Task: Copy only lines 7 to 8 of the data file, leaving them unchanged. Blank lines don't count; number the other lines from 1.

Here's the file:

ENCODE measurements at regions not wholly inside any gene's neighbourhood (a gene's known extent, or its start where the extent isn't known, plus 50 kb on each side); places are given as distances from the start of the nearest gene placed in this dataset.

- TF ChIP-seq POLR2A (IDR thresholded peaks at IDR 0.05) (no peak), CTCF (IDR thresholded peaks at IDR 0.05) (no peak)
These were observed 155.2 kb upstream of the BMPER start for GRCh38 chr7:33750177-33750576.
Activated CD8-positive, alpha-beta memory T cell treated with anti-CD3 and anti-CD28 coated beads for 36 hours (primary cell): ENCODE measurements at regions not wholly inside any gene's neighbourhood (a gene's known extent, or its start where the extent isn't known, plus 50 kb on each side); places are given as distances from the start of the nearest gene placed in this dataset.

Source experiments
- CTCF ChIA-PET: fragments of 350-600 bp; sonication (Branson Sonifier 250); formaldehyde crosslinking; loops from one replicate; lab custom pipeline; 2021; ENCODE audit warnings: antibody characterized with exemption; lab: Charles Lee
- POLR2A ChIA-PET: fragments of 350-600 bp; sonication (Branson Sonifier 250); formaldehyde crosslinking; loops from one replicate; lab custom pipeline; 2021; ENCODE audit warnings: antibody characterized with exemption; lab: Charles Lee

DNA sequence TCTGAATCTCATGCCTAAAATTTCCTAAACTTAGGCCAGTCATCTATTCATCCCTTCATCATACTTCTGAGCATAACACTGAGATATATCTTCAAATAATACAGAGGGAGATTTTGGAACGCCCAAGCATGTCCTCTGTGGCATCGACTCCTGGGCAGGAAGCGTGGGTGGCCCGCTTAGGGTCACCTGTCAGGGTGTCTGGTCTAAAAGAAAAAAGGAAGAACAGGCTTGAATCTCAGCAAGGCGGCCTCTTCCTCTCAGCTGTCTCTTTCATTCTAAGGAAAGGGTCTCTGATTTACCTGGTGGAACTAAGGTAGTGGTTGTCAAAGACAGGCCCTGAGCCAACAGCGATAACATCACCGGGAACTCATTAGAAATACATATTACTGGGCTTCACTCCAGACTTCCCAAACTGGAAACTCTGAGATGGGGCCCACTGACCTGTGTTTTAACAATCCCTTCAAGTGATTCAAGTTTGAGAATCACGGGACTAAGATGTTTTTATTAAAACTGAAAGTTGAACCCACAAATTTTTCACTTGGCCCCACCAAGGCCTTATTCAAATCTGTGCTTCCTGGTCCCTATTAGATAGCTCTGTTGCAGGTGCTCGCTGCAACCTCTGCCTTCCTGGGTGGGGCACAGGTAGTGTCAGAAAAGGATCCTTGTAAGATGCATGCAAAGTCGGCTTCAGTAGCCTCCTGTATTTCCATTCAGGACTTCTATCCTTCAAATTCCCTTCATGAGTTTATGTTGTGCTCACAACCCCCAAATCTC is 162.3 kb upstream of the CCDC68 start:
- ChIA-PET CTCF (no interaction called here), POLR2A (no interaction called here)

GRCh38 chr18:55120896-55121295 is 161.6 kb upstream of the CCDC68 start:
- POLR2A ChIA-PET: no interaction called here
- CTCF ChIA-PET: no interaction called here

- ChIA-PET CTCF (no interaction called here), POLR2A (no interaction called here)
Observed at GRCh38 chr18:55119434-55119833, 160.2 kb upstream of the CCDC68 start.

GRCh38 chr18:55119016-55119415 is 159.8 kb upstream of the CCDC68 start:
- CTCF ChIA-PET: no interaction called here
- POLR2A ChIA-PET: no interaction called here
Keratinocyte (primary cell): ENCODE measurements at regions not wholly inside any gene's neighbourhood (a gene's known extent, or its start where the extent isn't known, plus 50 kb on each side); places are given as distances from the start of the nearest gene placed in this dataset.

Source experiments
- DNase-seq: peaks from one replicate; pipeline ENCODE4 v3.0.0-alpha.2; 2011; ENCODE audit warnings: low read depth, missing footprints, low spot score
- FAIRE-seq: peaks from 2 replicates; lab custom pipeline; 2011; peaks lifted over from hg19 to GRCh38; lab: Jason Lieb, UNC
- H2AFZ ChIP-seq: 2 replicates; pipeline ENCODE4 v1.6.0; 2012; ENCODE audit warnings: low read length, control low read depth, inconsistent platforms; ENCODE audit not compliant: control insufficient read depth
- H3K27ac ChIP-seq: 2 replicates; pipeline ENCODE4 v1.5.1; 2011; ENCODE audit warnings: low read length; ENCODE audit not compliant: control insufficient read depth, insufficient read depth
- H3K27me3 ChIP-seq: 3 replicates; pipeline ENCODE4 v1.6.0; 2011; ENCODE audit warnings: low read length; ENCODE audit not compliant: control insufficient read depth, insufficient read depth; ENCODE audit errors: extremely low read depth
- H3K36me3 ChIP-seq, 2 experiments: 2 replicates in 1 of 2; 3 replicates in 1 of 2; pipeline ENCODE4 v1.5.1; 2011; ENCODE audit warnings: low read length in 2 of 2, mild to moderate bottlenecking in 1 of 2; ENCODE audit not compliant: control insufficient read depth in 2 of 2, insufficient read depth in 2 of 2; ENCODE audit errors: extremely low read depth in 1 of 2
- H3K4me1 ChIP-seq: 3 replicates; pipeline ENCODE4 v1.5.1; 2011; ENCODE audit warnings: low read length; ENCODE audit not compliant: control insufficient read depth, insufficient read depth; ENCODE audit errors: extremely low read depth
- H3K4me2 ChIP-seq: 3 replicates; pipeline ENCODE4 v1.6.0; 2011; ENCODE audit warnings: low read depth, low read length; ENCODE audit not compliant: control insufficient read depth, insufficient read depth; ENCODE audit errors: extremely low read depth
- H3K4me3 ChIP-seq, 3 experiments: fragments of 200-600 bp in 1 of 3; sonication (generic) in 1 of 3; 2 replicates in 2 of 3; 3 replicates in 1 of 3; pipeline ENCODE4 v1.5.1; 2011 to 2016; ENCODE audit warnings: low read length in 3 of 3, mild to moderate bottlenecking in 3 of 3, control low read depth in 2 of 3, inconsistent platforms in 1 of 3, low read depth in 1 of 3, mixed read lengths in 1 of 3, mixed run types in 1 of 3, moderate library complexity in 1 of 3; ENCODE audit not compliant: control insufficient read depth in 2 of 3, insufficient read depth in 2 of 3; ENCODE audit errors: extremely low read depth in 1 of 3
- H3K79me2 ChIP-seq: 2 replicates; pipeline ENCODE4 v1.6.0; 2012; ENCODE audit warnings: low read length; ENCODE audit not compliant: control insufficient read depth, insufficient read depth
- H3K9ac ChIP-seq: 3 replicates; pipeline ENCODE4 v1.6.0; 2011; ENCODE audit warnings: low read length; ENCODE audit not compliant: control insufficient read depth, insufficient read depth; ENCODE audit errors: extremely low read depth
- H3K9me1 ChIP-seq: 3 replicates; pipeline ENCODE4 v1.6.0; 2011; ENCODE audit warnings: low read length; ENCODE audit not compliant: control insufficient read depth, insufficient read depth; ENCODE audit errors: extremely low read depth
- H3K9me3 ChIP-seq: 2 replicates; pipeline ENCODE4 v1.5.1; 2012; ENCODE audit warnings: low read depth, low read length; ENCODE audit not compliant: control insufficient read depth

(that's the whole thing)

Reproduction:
- POLR2A ChIA-PET: fragments of 350-600 bp; sonication (Branson Sonifier 250); formaldehyde crosslinking; loops from one replicate; lab custom pipeline; 2021; ENCODE audit warnings: antibody characterized with exemption; lab: Charles Lee

DNA sequence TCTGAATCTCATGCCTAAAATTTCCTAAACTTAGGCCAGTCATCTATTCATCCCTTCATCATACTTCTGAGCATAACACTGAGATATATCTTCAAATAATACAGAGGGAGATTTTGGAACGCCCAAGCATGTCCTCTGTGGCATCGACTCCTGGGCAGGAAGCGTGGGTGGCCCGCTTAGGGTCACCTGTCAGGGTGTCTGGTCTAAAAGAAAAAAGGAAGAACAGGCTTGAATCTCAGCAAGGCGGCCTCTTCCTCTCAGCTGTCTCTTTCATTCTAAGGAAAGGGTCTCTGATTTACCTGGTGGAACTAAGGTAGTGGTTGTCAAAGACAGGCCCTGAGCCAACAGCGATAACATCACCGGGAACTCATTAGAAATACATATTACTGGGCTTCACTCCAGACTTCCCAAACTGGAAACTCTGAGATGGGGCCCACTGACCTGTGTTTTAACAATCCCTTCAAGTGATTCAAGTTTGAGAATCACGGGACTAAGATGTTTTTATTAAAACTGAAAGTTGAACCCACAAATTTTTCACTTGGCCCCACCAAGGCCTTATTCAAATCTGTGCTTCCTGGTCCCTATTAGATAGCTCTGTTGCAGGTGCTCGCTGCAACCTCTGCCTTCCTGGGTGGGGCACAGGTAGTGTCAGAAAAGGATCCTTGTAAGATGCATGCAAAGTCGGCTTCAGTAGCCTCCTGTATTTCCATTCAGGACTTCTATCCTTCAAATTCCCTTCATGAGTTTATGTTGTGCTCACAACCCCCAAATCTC is 162.3 kb upstream of the CCDC68 start: